As always, I’ll share my write up of this week’s viewing with you all :
“A Stranger in Town” is the first of Tony Anthony’s “Stranger” films - a character heavily borrowed from Eastwood/Leone’s “Man With No Name”. As I understand it, the aim of these films was to take the European vision of a western to a wider American audience. Which it successfully achieved.
The Stranger (Anthony) arrives in town to witness a brutal massacre of Mexican soldiers by a gang of bandits led by Aguila (Frank Wolff). Before the execution, Aguila assures the soldiers that he is “a fair man” - a regularly uttered pronouncement throughout the film. The death of so many men demonstrates otherwise.
The Stranger agrees to work with the bandits, who are now clad in the soldiers uniforms, to help steal gold from the US army. The plan is successful, but the Stranger is soon double-crossed once he arrives to collect his 50% share (despite Aguila being “a fair man”). After a beating, he escapes with the gold, and is pursued by the gang…
Whilst there are obvious similarities between this movie and the Dollars Trilogy - in particular a Fistful of Dollars - this is an enjoyable film in its own right. It lacks the class of Leone, and the cool of Eastwood, but Anthony and Director Luigi Vanzi never tried to mimic these aspects, concentrating instead on the action and violence. Indeed, Anthony’s Stranger never appears invincible, and remains likable throughout what is a very simplistic story.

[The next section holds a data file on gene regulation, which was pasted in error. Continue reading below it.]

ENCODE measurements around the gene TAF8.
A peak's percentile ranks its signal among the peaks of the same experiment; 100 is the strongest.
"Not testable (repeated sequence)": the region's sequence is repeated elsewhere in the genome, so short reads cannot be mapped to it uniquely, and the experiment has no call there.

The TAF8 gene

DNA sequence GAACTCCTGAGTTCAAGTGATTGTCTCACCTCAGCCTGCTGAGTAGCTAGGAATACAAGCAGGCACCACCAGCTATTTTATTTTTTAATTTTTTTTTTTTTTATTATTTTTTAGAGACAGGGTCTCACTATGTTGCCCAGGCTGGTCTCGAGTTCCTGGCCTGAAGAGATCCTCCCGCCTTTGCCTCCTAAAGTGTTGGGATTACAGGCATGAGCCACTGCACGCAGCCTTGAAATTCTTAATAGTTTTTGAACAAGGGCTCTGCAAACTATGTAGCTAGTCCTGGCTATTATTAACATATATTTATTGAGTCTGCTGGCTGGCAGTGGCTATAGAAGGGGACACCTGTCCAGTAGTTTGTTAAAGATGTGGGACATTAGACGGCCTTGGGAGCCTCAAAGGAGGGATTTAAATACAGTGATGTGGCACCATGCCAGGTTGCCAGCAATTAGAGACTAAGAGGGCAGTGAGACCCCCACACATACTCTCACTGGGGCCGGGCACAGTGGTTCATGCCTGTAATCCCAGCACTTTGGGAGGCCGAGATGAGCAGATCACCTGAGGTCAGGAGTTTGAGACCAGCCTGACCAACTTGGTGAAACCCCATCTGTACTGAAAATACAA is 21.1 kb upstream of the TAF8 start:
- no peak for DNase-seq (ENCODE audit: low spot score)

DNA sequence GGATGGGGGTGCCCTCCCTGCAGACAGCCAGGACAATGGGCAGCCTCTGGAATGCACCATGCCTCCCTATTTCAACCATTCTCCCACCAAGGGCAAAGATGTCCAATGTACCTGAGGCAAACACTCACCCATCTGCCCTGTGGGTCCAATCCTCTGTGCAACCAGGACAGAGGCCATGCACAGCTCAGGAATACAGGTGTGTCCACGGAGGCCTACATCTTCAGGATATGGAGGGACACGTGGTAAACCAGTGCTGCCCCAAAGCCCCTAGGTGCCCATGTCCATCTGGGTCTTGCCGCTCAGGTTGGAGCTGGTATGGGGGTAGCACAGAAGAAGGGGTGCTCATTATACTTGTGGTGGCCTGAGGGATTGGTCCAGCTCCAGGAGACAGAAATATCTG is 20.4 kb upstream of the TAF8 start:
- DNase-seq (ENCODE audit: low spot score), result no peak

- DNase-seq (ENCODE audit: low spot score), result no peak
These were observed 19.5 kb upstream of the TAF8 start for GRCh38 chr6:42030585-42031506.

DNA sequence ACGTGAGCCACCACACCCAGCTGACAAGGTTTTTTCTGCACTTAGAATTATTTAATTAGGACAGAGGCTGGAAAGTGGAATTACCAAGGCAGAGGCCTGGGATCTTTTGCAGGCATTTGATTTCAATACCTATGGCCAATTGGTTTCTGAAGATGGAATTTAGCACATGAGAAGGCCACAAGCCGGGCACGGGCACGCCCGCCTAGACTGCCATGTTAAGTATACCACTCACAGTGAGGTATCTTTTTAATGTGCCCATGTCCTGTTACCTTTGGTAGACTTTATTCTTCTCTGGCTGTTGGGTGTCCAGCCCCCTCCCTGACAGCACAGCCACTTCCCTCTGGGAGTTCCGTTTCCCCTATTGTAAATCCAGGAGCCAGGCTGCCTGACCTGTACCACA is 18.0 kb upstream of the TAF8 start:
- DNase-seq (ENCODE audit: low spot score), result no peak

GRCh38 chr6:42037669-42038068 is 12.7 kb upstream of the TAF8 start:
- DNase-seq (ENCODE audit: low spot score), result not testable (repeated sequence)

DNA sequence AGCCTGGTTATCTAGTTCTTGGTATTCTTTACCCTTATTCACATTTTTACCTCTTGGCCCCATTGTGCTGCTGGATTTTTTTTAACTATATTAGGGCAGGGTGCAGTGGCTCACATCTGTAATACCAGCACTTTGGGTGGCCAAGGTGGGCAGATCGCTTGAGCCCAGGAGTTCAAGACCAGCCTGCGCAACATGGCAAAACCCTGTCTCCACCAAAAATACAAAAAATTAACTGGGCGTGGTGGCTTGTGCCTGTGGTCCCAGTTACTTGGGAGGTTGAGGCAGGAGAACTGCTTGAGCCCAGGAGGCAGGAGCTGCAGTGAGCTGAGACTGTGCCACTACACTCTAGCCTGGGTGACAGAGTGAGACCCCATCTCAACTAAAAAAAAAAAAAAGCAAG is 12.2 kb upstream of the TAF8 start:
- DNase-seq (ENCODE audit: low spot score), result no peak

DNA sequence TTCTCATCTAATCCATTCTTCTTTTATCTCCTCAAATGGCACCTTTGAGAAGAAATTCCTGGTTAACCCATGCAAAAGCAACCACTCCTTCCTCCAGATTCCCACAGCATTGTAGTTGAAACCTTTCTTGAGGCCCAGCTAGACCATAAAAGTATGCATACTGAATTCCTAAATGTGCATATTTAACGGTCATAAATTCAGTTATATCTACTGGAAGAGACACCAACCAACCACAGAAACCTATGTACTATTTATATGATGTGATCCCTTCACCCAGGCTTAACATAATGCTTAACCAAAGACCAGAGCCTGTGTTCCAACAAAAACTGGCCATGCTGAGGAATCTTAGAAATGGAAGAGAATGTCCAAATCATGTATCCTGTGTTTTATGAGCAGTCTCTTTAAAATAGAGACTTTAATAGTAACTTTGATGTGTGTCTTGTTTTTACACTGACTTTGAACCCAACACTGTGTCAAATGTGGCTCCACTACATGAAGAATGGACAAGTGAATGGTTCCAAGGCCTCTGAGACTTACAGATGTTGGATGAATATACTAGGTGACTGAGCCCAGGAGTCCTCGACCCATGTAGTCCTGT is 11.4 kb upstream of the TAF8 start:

The star of the show however is Frank Wolff - a man that does not know the meaning of a bad performance. Based largely on Volente’s Ramon, Aguila is equally as barbaric, but just a little more clumsy. And “a fair man!”. Of course!
There is very little dialogue in the whole movie, playing on the clichÃ© of what we (or I imagine, more realistically, what the general American audience of that time) expect from a Spaghetti Western. Quite intentionally. The fact that there are few words puts great pressure on the quality of Benedetto Ghiglia’s score - which thankfully stands up to this task.
All in all, A Stranger in Town makes up for what it lacks in class and story with entertaining characters and good fight sequences. The beginning sequence where the Mexican soldiers are led into town by a group of singing monks - who soon cast off their robes and reveal themselves as Aguila and his gang - immediately persuades the viewer that this will be an enjoyable film. The final confrontation between the two main stars is equally as effective.
It is not (and doesn’t pretend to be) one of the greatest Spaghetti Westerns. In fact, Aguila would probably proclaim it as a “fair” film. And this time he wouldn’t be lying. Good fun, and recommended.
(If you’ve seen it, please feel free to vote for it at the poll at http://mysite.wanadoo-members.co.uk/spaghettiwesterns/reviews/astrangerintown.html )